Electrofuel System Could Build Alternative Fuels
Researchers at the University of California, Los Angeles, have developed a new bioreactor capable of storing electricity as liquid fuel with the help of a genetically engineered microbe.
The federal agency funding the research calls the technology “electrofuels.” If all goes well, the hybrid bioelectric system could offer a more efficient way of turning sunlight into fuel than growing plants for biofuel.
UCLA chemical engineer James Liao and his colleagues reported on their "integrated electro-microbial bioreactor" in Science on March 30.
By tweaking the genetics of Ralstonia eutropha, a soil microbe that can use hydrogen as an energy source to build CO2 into more microbrial growth, the team has come up with a microbe that can now churn out butanols, or liquid fuel. What's more is that the bioreactor sources its electricity from a solar panel. When the current flows into an electrode in the bioreactor, a chemical reaction begins between water, CO2 and R. eutropha. Using CO2 to make formate-carbon dioxide, the genetically engineered microbe then consumes the formate to yield butanols and CO2 as waste product, which can be recycled back through the process.
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With the power of a photovoltaic panel, the bioreactor produced 140 milligrams per liter of butanol fuel within 80 hours. Although the hybrid process broke down after that time frame, the team believes that this same approach can be used to produce other kinds of fuels or chemicals.
However, much research is still needed. Although the bioreactor and its electrofuel are novel ideas, the DoE's Advanced Research Projects Agency does not think it will be commercially viable in the long run. What interests researchers more will be the outcome of more similar projects and determining whether electrofuels will ultimately have an impact or not.
Major move forward for UK’s nascent marine energy sector
Although the industry is small and the technologies are limited, marine-based energy systems look to be taking off as “the world’s most powerful tidal turbine” begins grid-connected power generation at the European Marine Energy Centre.
At around 74 metres long, the turbine single-handedly holds the potential to supply the annual electricity demand to approximately 2,000 homes within the UK and offset 2,200 tonnes of CO2 per year.
Orbital Marine Power, a privately held Scottish-based company, announced the turbine is set to operate for around 15 years in the waters surrounding Orkney, Scotland, where the 2-megawatt O2 turbine weighing around 680 metric tons will be linked to a local on-land electricity network via a subsea cable.
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Described as a “major milestone for O2” by CEO of Orbital Marine Power Andrew Scott, the turbine will also supply additional power to generate ‘green hydrogen’ through the use of a land-based electrolyser in the hopes it will demonstrate the “decarbonisation of wider energy requirements.”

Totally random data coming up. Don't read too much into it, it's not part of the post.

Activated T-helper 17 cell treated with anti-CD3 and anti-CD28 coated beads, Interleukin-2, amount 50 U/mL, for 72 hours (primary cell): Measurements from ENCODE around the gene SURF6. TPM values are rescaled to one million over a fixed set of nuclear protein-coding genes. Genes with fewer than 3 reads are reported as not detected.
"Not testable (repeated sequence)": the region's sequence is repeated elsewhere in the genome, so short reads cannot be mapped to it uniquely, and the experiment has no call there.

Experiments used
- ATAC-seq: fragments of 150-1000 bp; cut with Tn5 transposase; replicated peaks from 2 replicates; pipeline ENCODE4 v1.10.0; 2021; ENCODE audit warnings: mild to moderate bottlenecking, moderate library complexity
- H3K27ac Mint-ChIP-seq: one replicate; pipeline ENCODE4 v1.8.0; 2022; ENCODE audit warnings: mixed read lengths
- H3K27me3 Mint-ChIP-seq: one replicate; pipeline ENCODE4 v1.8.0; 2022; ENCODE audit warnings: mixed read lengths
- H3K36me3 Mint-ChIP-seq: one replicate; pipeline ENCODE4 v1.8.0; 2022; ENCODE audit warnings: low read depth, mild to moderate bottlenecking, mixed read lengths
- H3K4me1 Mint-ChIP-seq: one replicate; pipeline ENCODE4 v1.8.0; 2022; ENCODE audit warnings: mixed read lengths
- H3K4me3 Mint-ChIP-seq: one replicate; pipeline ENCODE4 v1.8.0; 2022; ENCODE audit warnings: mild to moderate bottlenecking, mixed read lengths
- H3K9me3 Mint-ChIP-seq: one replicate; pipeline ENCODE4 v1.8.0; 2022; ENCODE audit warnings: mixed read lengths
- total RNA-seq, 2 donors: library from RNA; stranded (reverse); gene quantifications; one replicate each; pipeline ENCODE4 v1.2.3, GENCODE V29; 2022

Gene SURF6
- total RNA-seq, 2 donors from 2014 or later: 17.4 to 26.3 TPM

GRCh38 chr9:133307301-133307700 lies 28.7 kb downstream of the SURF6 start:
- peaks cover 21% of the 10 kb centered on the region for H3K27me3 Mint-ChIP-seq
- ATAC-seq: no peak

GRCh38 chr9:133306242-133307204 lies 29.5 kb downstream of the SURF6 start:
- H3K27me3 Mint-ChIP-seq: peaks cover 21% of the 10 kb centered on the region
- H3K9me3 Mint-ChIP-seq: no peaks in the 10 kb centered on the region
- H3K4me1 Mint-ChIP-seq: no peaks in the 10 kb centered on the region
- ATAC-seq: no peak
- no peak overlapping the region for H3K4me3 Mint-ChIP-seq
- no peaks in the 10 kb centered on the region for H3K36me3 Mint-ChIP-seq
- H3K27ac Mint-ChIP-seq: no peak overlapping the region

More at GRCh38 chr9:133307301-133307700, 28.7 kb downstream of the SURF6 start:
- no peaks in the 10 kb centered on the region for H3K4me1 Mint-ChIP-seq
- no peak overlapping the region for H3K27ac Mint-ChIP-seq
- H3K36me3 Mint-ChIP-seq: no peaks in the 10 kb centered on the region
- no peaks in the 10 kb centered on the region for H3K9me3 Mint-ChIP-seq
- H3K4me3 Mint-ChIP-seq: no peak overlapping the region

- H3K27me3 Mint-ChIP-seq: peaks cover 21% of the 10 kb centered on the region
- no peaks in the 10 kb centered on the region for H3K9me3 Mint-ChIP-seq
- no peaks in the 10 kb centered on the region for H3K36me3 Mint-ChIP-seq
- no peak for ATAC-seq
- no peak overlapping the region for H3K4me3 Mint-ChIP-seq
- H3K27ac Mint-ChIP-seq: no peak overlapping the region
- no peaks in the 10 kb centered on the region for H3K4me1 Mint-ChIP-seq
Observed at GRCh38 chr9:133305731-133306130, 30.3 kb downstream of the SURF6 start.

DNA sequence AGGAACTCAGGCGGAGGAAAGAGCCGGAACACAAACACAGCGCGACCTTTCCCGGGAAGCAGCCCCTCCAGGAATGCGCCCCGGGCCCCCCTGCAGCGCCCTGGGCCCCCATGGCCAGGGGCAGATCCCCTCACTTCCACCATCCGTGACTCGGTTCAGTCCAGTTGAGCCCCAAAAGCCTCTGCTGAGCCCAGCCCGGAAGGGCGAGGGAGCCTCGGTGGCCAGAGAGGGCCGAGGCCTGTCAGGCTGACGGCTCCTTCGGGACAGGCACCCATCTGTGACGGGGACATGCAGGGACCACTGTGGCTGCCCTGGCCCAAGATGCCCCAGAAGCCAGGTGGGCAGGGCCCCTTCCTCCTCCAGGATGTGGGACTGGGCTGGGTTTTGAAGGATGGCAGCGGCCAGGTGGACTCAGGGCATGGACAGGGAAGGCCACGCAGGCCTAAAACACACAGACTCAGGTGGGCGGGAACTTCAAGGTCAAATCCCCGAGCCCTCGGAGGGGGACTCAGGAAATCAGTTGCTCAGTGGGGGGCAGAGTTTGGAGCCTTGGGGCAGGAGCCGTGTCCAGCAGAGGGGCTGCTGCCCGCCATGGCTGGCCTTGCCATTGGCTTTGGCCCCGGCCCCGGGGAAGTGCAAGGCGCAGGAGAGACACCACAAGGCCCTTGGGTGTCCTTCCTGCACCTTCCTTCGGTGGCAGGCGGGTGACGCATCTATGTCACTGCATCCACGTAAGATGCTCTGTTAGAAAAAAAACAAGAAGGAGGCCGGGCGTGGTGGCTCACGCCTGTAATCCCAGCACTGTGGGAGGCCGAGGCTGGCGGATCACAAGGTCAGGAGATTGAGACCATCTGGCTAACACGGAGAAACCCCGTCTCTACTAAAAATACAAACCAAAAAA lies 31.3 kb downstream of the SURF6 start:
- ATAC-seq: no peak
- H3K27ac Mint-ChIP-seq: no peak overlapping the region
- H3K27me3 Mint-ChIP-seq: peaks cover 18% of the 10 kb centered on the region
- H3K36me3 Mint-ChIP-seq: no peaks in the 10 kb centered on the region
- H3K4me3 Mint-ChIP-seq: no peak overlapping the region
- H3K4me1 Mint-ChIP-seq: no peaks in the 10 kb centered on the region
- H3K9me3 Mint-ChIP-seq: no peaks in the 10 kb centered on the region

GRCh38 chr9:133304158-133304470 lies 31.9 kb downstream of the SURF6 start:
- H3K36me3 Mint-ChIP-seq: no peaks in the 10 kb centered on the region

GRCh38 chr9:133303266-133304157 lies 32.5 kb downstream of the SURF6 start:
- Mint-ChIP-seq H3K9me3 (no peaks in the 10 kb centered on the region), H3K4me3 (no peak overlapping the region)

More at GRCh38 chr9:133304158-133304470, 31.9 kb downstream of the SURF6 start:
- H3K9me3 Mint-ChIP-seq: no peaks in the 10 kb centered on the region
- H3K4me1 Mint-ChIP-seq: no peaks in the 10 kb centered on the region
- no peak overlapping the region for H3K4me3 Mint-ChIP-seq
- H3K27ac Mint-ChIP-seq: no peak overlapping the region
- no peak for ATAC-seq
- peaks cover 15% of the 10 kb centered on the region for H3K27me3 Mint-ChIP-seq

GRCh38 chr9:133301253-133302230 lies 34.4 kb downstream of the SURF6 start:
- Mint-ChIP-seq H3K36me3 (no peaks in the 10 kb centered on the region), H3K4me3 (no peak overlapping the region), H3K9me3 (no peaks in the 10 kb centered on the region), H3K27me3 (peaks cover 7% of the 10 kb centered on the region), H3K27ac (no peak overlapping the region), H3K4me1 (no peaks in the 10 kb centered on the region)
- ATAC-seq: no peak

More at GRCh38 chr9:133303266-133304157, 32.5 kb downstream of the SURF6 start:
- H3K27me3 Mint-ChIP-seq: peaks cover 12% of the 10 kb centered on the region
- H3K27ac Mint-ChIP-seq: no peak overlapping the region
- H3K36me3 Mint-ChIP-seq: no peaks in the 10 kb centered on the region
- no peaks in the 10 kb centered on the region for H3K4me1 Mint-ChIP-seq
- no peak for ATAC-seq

“Our vision is that this project is the trigger to the harnessing of tidal stream resources around the world to play a role in tackling climate change whilst creating a new, low-carbon industrial sector,” says Scott in a statement.
The Scottish Government has awarded £3.4 million through the Saltire Tidal Energy Challenge Fund to support the project’s construction, while public lenders also contributed to the financial requirements of the tidal turbine through the ethical investment platform Abundance Investment.
“The deployment of Orbital Marine Power’s O2, the world’s most powerful tidal turbine, is a proud moment for Scotland and a significant milestone in our journey to net zero,” says Michael Matheson, the Cabinet Secretary for Net-Zero, Energy and Transport for the Scottish Government.
“With our abundant natural resources, expertise and ambition, Scotland is ideally placed to harness the enormous global market for marine energy whilst helping deliver a net-zero economy.
“That’s why the Scottish Government has consistently supported the marine energy sector for over 10 years.”
However, Orbital Marine CEO Scott believes there’s potential to commercialise the technology being used in the project with the prospect of working towards more efficient and advanced marine energy projects in the future.
“We believe pioneering our vision in the UK can deliver on a broad spectrum of political initiatives across net-zero, levelling up and building back better at the same time as demonstrating global leadership in the area of low carbon innovation that is essential to creating a more sustainable future for the generations to come.”
The UK’s growing marine energy endeavours
This latest tidal turbine project isn’t a first for marine energy in the UK. The Port of London Authority permitted the River Thames to become a temporary home for trials into tidal energy technology and, more recently, a research project spanning the course of a year is set to focus on the potential tidal, wave, and floating wind technology holds for the future efficiency of renewable energy. The research is due to take place off of the Southwest coast of England on the Isles of Scilly